No, it's not some hypothetical offered by critics of lawsuits against gun manufacturers; it's a real case. From Ashley County v. Pfizer, Inc., decided today by the U.S. Court of Appeals for the Eight Circuit (some paragraph breaks added):
The Defendants are manufacturers and distributors of over-the-counter cold and allergy medications containing either ephedrine or pseudoephedrine. None of the Defendants are retailers, nor do they sell the medications directly to the public. The Counties allege that the Defendants marketed and sold their products in Arkansas knowing that the products were being used illegally to manufacture methamphetamine. [Footnote: In their briefs to this court, the Counties allege that the Defendants intentionally targeted methamphetamine cooks by printing "pseudoephedrine" on the outside packaging of their cold medicines. These allegations were not included in the complaint, by which we are constrained in reviewing this dismissal on the pleadings. In any event, the Counties do not dispute that the packaging complied with the federal Food and Drug Administration regulations.]
The Counties allege that the Defendants knew that their products were being used illegally at least as early as 1986 when the federal Drug Enforcement Administration (DEA) began pushing for controls over the sale of products containing ephedrine or pseudoephedrine. During two different time periods, in 1995-1996 and in 1998-1999, the DEA placed restrictions on the importation of bulk ephedrine and tracked the sales of ephedrine and pseudoephedrine outside of "blister packs." According to the Counties, methamphetamine use and abuse declined dramatically during these time periods, but the Defendants allegedly fought to create loopholes in the regulations to continue reaping large profits in the sale of their products. In time, the Counties say, methamphetamine cooks learned how to exploit the loopholes, and methamphetamine use rose again.
The Counties claim that the Defendants knew of measures they could have voluntarily taken to reduce the availability of their products to methamphetamine cooks but consciously chose not to, fighting regulatory efforts in order to continue reaping large profits. The actions that the Defendants (who are manufacturers and wholesalers) allegedly should have voluntarily taken included directing the retailers to place the products behind the counter of retail stores; requiring the retailers to make retail purchasers sign for products when purchased from the retailer; educating the retailers and their employees about suspicious behavior by persons seeking to purchase the products for illegal use; requiring the retailers to lock the products in display cases; and requiring the retailers to limit the amount of product that could be purchased at retail by an individual during a specified period of time. These measures were eventually included in DEA regulations issued in 2005. The Counties also alleged that two of the Defendants, Warner Lambert and Pfizer, developed effective alternative cold medications that did not contain ephedrine or pseudoephedrine and that could not be used to produce methamphetamine, but that neither of them brought the alternative products to market.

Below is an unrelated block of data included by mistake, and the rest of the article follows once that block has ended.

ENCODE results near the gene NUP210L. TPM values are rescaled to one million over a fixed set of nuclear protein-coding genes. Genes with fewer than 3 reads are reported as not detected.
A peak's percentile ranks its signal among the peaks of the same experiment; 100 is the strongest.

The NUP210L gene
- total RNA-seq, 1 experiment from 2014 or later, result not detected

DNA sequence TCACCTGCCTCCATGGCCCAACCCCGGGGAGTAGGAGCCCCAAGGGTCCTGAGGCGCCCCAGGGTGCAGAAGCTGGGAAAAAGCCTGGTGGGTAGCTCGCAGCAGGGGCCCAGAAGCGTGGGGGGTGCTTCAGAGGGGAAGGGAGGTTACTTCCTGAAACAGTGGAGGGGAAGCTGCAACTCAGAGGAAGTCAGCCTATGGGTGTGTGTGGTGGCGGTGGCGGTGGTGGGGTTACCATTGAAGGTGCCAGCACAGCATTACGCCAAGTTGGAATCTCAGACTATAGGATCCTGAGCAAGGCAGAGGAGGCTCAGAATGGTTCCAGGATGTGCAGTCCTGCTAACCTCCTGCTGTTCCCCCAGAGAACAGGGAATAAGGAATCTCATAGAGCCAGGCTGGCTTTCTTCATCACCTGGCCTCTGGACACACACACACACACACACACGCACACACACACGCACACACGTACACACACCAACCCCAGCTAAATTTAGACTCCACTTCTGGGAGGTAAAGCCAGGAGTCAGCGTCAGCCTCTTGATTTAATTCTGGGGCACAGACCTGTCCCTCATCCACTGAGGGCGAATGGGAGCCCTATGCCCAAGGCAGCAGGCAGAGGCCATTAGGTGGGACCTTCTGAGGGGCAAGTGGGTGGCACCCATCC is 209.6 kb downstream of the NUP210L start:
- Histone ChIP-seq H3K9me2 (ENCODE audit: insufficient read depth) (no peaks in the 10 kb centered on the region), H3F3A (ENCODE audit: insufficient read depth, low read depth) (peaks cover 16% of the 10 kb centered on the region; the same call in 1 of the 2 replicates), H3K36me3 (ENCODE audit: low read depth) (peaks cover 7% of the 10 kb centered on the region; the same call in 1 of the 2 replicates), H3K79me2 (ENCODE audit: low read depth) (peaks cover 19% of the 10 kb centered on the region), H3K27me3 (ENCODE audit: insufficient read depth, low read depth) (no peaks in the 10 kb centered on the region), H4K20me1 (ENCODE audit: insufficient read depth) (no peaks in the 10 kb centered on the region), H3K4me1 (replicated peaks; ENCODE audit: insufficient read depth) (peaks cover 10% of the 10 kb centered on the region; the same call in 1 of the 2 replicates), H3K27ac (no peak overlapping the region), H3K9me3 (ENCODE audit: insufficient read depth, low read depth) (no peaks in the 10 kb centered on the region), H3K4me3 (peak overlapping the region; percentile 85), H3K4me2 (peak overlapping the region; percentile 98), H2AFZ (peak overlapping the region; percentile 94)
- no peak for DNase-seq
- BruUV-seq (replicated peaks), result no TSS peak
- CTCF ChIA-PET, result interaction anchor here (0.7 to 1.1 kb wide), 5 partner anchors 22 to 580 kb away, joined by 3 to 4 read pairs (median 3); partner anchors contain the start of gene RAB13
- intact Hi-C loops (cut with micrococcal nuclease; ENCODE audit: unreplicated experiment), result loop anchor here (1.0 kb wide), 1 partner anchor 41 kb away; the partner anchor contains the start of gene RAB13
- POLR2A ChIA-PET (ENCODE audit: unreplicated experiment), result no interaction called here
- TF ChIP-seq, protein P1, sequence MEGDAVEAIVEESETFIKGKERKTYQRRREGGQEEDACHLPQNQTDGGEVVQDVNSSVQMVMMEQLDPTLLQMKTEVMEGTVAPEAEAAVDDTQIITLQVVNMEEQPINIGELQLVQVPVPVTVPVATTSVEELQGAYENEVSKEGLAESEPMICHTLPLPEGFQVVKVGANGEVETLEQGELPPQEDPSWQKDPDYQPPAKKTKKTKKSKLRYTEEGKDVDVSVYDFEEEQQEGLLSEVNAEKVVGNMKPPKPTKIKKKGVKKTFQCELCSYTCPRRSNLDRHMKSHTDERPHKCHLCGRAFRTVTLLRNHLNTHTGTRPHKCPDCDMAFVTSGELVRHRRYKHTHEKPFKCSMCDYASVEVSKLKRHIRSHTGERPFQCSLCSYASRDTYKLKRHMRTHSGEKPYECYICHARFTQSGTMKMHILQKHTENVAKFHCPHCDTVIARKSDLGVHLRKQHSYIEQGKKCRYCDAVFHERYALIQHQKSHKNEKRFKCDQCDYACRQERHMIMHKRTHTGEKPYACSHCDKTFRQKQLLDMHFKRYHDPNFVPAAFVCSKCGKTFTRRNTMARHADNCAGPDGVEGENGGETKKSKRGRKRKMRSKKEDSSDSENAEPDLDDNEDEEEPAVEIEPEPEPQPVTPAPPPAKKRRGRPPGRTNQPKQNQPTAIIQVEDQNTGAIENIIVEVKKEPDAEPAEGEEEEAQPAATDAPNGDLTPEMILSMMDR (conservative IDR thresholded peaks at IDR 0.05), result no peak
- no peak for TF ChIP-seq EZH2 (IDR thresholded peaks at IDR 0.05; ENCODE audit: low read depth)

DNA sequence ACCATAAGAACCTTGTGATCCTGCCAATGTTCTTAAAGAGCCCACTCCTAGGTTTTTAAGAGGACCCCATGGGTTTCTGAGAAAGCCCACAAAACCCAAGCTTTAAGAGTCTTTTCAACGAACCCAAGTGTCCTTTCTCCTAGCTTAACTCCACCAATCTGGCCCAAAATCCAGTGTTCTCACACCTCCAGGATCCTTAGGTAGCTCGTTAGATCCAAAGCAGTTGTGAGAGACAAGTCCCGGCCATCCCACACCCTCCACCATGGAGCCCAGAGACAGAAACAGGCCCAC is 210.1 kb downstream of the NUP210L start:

The Counties assert that the Defendants knew they were selling far more than the legitimate market for their products consumed as evidenced by the fact that the revenues of one of the Defendants, Perrigo, declined rapidly from $182 million to $30 million once regulations were passed in 2005 limiting access to the Defendants' products. The Counties also allege that the DEA sent letters to some of the Defendants warning them that their products were being used to make methamphetamine and that an executive from Pfizer admitted that the pharmaceutical industry was responsible for a portion of the methamphetamine problem in the United States. The Counties do not allege, however, that any of the Defendants violated any federal or state regulation governing the manufacture, distribution, packaging, or sale of their products. Nor do the Counties dispute that the sale of products containing ephedrine and pseudoephedrine is heavily regulated by both state and federal agencies.